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Virat Kohli’s paternity leave: Dilip Doshi says ‘national duty’ should come before anything else

Virat Kohli's decision to leave the Australia tour after the first Test has been criticized by former Indian cricketer Dilip Doshi, who said he would have put national duty above everything else.

By: Sports Desk | Updated: December 24, 2020 8:10:40 am
Virat Kohli (74 and 4) was the highest scorer for India in the 1st Test. (BCCI)

Virat Kohli’s decision to leave the Australia tour after the first Test to be present for the birth of his first child had been praised by Australia’s Steve Smith, but not everybody has approved of the move. Former India cricketer Dilip Doshi said Kohli is “deserting a sinking ship” and that he himself would not have gone because “national duty” should come before anything else.

“To me, captaining India would be the prime-most thing on my mind. It’s a sinking ship. This is the time when they need their captain the most. If you leave at this time, you are leaving the side to your deputy with a lot of questions unanswered. I only hope and pray that the team shows enough character to come out of this,” Doshi said on a Facebook Live session on Sportskeeda.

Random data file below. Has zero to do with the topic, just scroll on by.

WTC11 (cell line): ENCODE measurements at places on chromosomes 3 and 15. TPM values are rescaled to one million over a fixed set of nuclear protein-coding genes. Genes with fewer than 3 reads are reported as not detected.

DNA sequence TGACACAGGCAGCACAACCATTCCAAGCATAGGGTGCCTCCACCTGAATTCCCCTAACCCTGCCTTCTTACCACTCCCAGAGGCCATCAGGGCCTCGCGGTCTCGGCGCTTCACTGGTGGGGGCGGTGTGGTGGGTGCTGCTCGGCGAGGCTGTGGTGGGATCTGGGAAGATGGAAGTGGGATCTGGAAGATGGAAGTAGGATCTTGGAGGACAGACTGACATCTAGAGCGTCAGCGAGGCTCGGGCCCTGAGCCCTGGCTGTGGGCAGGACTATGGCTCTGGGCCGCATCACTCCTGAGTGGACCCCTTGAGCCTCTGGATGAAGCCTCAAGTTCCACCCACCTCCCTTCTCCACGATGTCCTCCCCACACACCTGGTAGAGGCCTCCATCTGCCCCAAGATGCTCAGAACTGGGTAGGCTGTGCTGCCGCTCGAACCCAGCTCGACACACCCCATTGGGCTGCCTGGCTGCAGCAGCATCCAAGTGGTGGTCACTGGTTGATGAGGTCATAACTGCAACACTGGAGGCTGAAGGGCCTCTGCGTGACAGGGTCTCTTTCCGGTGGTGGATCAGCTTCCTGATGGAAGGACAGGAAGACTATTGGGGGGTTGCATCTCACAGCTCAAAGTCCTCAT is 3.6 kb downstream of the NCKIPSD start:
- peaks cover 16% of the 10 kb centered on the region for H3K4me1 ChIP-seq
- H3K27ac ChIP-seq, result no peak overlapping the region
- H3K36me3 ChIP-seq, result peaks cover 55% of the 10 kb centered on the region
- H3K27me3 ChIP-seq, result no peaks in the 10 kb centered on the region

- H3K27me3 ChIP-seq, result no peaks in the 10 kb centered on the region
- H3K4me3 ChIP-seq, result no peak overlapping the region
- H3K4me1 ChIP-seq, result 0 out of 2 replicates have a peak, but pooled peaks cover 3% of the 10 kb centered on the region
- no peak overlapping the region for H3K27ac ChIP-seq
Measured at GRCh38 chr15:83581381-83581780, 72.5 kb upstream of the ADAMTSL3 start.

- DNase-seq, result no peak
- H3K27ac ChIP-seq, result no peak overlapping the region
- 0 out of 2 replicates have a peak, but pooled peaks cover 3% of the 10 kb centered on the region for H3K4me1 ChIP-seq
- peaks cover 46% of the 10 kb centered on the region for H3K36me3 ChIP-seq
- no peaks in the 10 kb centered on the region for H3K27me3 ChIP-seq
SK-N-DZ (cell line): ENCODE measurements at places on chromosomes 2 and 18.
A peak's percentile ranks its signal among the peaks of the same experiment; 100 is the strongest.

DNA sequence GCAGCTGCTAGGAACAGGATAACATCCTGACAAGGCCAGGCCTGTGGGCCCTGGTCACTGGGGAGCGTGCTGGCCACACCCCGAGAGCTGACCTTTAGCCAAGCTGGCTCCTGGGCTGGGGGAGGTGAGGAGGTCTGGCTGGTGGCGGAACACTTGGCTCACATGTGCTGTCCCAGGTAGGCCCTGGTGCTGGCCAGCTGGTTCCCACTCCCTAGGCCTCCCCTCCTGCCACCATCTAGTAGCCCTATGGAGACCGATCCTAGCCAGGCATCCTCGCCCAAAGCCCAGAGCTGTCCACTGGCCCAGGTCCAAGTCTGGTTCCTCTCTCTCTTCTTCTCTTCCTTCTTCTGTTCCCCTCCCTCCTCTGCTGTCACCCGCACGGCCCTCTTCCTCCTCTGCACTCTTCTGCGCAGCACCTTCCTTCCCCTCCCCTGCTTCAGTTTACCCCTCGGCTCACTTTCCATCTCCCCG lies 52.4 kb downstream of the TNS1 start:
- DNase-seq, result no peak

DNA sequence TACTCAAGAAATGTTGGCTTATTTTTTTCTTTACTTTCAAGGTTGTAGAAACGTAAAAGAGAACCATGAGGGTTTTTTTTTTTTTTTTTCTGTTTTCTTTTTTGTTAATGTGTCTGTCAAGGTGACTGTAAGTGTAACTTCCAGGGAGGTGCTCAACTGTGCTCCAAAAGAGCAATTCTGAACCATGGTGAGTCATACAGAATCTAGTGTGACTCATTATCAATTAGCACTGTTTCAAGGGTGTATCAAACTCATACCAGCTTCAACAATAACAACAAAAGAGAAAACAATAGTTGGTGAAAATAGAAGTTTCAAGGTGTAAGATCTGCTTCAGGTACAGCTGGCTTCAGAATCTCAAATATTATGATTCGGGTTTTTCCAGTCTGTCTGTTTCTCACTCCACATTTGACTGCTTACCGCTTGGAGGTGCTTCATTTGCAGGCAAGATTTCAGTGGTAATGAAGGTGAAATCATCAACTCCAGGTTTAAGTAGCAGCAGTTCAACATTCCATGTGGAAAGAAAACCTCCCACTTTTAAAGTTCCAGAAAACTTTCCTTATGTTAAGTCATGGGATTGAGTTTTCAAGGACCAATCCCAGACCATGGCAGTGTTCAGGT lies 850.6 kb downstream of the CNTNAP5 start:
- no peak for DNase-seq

The left arm-spinner, a veteran of 33 Tests and 15 ODIs for India, said it is not possible for cricket boards to have rules which prevent such leaves but that it is up to each individual to decide about their course of action. Doshi said he himself would never have left the tour if faced with such a decision.

READ | Different rules for Ashwin, Nataraj within Indian team, claims Gavaskar

“I know this is a modern phenomenon that people believe that they ought to be by the side of their family and spouses when they deliver a child. But when you are on a national duty… If I put myself in his shoes, I wouldn’t have gone. For me, national duty comes before everything else,” he said.

“This is a highly individual and institutional approach. Legally, you cannot stop somebody doing that. The cricket board cannot have a rule saying the players cannot go and be on the side of their spouses for such an occasion. Personally, I wouldn’t have gone,” he added.

Australian batsman Steve Smith had said recently: “I have said it before, I will say it again credit to him for being able to stand up and say he wants to go home and be with his wife. It’s a milestone he certainly wouldn’t want to miss and I am sure there would have been a lot of pressure on him to stay, but credit for him to make the decision.”

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